Here, the boutique reissues label has gone in search of a tribe which has never really figured much in their past musicological digs - white Americans.
This comes subtitled At the Crossroads of Rock, Country and Soul hinting at a more sophisticated set than is suggested by the "delta swamp rock" label. Which also means no Sweet Home Alabama or Freebird. But Lynyrd Skynyrd and the Allman Brothers are still here, the former opening with Seasons, sounding more like back-porch folkies than future southern boogie merchants. Elsewhere, this joins the dots to Nashville via Johnny Cash and fellow highwayman Waylon Jennings, while Boz Scaggs, Leon Russell and Tony Joe White give it some blue-eyed soul. But the real treats are in the rediscovery - of Bobbie Gentry's sassy soul-country voice; the infectious original version of Hush (later a Deep Purple hit) by Joe South; and future Mrs Allman, Cher, strutting her way, bellbottoms flapping presumbably, through Dr John's Walk on Gilded Splinters.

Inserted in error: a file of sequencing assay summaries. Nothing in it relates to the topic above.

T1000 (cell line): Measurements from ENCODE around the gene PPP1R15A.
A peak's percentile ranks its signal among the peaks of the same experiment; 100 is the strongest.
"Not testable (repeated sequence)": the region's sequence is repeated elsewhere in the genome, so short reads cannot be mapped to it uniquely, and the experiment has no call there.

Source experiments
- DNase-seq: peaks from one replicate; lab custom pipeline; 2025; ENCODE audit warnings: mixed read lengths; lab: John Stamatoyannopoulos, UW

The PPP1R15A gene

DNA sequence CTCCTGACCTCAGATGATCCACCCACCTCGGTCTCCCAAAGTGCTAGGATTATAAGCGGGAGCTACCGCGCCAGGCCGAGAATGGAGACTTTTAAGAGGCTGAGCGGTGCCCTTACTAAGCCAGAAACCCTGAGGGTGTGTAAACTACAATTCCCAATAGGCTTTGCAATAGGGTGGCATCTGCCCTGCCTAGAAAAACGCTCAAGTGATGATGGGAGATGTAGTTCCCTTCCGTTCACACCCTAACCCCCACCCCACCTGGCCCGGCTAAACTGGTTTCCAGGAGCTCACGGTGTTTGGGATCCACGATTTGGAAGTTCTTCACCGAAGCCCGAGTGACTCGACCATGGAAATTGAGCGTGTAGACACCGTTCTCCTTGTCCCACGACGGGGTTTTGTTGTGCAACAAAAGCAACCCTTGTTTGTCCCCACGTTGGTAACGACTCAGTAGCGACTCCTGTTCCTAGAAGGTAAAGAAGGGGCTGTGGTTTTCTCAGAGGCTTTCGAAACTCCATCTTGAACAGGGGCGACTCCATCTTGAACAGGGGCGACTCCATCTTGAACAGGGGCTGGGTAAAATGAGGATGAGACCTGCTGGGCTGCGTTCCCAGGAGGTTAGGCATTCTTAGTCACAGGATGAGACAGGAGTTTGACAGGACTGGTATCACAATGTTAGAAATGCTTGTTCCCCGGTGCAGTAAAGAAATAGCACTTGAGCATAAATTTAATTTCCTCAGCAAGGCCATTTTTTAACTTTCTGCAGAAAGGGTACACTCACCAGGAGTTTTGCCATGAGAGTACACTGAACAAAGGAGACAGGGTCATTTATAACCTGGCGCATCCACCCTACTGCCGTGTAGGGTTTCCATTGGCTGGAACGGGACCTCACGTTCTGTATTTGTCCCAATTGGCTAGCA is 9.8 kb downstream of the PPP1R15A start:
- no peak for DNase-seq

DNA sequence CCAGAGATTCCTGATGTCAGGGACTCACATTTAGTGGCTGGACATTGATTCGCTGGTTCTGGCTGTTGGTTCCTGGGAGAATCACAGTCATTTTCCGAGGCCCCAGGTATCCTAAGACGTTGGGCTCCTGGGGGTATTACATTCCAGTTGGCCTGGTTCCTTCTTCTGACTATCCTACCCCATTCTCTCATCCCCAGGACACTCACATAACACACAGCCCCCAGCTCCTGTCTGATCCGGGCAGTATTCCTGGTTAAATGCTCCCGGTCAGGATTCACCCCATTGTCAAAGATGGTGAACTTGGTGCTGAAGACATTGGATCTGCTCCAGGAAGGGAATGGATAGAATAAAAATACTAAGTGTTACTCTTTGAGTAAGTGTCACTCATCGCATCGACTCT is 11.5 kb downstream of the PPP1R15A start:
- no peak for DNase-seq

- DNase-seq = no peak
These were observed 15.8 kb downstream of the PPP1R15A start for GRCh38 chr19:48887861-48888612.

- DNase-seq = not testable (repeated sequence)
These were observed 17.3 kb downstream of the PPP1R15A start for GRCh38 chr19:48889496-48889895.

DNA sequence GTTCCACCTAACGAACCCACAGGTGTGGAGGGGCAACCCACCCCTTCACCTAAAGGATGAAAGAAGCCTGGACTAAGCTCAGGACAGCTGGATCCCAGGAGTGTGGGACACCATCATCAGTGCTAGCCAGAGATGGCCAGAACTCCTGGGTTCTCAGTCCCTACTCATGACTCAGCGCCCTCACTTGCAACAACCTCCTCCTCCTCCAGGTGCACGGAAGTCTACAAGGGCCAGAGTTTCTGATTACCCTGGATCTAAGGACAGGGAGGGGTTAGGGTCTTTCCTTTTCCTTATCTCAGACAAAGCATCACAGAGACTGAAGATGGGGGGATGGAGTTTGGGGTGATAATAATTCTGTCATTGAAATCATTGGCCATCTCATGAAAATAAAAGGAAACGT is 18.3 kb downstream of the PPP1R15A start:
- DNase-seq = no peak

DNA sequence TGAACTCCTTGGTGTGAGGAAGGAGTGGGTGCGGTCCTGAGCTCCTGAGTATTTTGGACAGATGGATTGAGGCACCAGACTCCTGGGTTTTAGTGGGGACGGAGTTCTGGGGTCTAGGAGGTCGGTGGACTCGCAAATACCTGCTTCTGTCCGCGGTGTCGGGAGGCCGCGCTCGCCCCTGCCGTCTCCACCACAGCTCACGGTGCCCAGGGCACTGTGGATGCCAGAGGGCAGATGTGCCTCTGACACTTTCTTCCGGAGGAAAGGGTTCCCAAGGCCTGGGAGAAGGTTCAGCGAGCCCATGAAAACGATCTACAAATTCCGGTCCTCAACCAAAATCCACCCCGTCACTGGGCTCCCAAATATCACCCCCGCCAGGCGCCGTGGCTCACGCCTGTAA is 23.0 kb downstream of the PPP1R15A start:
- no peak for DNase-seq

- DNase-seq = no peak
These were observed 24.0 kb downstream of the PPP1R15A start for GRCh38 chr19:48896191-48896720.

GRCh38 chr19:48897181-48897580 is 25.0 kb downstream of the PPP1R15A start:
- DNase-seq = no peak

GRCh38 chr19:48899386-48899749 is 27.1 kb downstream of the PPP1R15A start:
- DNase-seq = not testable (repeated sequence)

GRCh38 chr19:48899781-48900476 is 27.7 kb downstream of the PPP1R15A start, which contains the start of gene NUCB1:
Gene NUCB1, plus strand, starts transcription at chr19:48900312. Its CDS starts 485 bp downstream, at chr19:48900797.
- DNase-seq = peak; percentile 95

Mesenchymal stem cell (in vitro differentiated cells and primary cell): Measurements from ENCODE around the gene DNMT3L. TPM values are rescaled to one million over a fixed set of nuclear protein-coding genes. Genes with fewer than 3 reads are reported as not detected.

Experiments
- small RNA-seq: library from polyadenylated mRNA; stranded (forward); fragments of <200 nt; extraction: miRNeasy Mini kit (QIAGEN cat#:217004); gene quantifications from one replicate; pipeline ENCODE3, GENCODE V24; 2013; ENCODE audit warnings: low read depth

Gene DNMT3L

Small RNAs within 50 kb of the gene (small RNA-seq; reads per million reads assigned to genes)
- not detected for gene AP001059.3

Here, Soul Jazz drains the swamp to uncover a jukebox, one that's in very groovy working order.